It is becoming increasingly imperative for control room systems to offer a high level of operational flexibility, while still effectively regulating control and access to resources. These are valid concerns for any organization attempting to centrally command or control people, places, processes or technology.
Integrating with Video
Every system has a way to present visual data to operators — usually some kind of Graphical User Interface (GUI), which provides operators with direct access to system information. For every system, these visual signals or videos enable the interaction between operators and systems. For this reason, integrating using video signals rather than custom software is a more logical choice when your objective is to consolidate control of all system resources.
Building on this concept, there is a comprehensive set of tools that can integrate systems using video. Innovative technology allows video from different systems to be captured, switched, processed, composited, displayed and controlled, all without the need for traditional software integration.
Using video as an integration enabler reduces the time required implementing complex integration projects and it eliminates issues related to system interdependencies. It allows systems that otherwise could not be integrated to be displayed and controlled like any other resource; and, it provides operators with a unified desktop control interface that is intuitive and easy to use.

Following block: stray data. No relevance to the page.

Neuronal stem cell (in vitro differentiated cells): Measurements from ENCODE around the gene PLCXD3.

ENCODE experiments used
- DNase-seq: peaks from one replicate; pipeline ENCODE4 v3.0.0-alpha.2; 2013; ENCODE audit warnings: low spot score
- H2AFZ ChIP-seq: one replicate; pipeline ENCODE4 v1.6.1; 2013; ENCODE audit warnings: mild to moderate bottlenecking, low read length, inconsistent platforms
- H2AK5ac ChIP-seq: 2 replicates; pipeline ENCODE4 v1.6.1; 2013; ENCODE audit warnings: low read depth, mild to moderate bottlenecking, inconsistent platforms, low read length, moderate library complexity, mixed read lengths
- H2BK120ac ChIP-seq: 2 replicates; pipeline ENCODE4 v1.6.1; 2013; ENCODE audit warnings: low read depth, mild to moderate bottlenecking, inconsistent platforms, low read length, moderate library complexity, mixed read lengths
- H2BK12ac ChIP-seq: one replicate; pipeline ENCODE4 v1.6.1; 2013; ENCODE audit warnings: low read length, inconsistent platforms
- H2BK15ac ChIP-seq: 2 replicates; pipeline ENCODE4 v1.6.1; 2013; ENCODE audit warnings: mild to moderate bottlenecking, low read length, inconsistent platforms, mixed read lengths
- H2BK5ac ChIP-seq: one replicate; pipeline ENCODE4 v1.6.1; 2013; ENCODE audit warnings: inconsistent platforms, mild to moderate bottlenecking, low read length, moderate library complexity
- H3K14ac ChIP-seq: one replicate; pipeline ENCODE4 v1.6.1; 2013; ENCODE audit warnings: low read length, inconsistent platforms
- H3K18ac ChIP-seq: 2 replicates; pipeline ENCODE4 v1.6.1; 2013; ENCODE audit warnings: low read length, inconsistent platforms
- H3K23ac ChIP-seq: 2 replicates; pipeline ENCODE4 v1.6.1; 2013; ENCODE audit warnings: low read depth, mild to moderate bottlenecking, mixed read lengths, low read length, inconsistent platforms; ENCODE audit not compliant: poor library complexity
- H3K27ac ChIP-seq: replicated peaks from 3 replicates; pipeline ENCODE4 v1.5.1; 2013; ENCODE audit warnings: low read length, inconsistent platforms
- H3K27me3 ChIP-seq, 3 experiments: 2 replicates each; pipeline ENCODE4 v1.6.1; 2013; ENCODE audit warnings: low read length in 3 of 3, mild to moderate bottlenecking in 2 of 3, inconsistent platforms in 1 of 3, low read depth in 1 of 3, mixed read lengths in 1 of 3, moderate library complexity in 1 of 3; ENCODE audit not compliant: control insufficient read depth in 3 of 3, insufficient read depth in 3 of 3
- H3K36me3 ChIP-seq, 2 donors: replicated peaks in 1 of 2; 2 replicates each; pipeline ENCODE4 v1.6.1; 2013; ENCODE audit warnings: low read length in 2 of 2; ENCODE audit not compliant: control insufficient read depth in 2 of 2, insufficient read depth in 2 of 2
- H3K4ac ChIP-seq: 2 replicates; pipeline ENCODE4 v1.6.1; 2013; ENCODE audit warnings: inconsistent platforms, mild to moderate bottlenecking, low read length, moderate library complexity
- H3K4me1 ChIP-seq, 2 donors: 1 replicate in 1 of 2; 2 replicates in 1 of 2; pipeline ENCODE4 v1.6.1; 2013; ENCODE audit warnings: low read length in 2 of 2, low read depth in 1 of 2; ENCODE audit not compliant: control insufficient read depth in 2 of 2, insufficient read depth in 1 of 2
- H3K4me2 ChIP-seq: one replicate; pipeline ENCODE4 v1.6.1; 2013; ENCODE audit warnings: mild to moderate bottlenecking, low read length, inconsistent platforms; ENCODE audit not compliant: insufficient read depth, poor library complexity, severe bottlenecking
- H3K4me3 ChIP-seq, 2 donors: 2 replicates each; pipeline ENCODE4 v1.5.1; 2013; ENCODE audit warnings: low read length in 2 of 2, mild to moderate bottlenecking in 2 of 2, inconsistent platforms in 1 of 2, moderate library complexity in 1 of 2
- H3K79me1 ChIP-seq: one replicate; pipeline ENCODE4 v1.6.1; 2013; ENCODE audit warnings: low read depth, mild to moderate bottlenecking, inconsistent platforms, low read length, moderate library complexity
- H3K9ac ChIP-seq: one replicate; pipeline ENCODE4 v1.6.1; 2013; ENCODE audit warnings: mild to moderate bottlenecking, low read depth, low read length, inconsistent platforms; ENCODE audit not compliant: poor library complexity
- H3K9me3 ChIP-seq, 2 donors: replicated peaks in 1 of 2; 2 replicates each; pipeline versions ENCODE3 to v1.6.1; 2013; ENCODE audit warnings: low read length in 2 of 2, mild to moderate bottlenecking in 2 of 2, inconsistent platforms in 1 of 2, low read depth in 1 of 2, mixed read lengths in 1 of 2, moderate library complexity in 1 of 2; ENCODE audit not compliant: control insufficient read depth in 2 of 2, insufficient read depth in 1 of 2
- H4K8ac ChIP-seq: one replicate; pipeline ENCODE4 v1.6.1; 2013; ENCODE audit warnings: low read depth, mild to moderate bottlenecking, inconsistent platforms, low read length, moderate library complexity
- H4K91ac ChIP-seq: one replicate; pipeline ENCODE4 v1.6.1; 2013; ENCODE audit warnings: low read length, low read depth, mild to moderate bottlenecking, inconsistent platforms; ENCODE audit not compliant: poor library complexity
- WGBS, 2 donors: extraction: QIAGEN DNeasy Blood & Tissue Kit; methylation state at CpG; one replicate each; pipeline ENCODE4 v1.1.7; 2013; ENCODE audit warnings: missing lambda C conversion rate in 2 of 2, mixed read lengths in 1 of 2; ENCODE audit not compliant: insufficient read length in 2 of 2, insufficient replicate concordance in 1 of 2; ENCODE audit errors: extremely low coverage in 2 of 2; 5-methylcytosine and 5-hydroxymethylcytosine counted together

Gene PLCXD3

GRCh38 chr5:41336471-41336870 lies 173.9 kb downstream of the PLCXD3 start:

Cases in Point: UC Berkely & VCU
In partnership with the US Department of Energy, the UC Berkeley Regents recently upgraded its Emergency Operations Center (EOC) located in a high-profile experimental facility in Berkeley, Calif. Pacific Coast AV, an integration firm based in Northern California, used video to design a system that could link communications between the research facility’s security personnel, UC Berkeley’s Police Department and municipal fire and police departments. Previously, the display system used individual monitors with minimal switching and collaborative capabilities. The main monitoring room of the EOC now features a 2x3 video wall of 55-inch monitors and four operator control stations.